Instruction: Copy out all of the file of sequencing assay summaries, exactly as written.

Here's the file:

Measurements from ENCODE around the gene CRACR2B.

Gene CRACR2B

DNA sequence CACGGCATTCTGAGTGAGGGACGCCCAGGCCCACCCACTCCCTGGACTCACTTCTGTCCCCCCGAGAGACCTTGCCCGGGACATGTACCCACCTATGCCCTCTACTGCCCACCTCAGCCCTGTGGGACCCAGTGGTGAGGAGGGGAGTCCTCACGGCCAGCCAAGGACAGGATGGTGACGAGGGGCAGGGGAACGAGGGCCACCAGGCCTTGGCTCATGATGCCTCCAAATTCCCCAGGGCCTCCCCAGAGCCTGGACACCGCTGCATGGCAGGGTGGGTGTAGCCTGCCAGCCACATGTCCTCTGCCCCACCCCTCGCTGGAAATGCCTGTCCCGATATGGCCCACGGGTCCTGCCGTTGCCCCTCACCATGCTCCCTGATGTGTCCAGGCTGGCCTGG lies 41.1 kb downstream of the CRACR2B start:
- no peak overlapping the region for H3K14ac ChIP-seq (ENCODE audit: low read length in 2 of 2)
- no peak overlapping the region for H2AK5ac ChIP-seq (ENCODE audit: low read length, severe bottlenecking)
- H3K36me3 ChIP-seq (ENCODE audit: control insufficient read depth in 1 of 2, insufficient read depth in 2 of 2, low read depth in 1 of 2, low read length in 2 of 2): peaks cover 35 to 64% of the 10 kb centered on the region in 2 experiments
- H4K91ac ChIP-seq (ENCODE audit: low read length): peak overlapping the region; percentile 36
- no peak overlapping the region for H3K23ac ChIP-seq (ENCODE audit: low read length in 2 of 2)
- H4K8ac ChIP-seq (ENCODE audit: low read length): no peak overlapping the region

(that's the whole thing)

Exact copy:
Measurements from ENCODE around the gene CRACR2B.

Gene CRACR2B

DNA sequence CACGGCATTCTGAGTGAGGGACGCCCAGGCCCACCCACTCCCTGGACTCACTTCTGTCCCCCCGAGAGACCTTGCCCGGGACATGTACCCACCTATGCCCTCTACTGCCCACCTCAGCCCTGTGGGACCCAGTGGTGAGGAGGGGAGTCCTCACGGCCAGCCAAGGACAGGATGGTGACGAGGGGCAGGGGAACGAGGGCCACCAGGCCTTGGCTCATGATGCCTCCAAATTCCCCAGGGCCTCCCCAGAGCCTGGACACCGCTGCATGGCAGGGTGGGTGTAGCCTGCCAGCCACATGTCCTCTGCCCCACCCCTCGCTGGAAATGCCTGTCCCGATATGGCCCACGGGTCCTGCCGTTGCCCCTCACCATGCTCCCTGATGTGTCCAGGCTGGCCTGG lies 41.1 kb downstream of the CRACR2B start:
- no peak overlapping the region for H3K14ac ChIP-seq (ENCODE audit: low read length in 2 of 2)
- no peak overlapping the region for H2AK5ac ChIP-seq (ENCODE audit: low read length, severe bottlenecking)
- H3K36me3 ChIP-seq (ENCODE audit: control insufficient read depth in 1 of 2, insufficient read depth in 2 of 2, low read depth in 1 of 2, low read length in 2 of 2): peaks cover 35 to 64% of the 10 kb centered on the region in 2 experiments
- H4K91ac ChIP-seq (ENCODE audit: low read length): peak overlapping the region; percentile 36
- no peak overlapping the region for H3K23ac ChIP-seq (ENCODE audit: low read length in 2 of 2)
- H4K8ac ChIP-seq (ENCODE audit: low read length): no peak overlapping the region